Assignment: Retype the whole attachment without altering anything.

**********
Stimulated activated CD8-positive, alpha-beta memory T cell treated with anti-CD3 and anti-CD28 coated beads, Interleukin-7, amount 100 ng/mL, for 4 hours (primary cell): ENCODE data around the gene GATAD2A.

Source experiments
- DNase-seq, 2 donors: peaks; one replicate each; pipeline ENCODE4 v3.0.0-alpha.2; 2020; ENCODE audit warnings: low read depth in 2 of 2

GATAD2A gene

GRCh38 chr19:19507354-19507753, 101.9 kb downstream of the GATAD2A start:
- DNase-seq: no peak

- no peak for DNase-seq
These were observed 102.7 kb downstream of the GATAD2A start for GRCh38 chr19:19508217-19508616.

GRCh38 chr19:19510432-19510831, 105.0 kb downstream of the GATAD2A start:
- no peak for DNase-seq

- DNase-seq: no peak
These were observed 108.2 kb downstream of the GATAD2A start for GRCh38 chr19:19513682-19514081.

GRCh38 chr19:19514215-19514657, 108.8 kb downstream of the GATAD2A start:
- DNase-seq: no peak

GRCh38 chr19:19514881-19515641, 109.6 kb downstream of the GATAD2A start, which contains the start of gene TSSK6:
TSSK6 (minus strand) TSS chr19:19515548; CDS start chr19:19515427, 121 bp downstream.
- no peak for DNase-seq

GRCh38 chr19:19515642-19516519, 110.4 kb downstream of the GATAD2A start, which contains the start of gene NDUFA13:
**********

Stimulated activated CD8-positive, alpha-beta memory T cell treated with anti-CD3 and anti-CD28 coated beads, Interleukin-7, amount 100 ng/mL, for 4 hours (primary cell): ENCODE data around the gene GATAD2A.

Source experiments
- DNase-seq, 2 donors: peaks; one replicate each; pipeline ENCODE4 v3.0.0-alpha.2; 2020; ENCODE audit warnings: low read depth in 2 of 2

GATAD2A gene

GRCh38 chr19:19507354-19507753, 101.9 kb downstream of the GATAD2A start:
- DNase-seq: no peak

- no peak for DNase-seq
These were observed 102.7 kb downstream of the GATAD2A start for GRCh38 chr19:19508217-19508616.

GRCh38 chr19:19510432-19510831, 105.0 kb downstream of the GATAD2A start:
- no peak for DNase-seq

- DNase-seq: no peak
These were observed 108.2 kb downstream of the GATAD2A start for GRCh38 chr19:19513682-19514081.

GRCh38 chr19:19514215-19514657, 108.8 kb downstream of the GATAD2A start:
- DNase-seq: no peak

GRCh38 chr19:19514881-19515641, 109.6 kb downstream of the GATAD2A start, which contains the start of gene TSSK6:
TSSK6 (minus strand) TSS chr19:19515548; CDS start chr19:19515427, 121 bp downstream.
- no peak for DNase-seq

GRCh38 chr19:19515642-19516519, 110.4 kb downstream of the GATAD2A start, which contains the start of gene NDUFA13: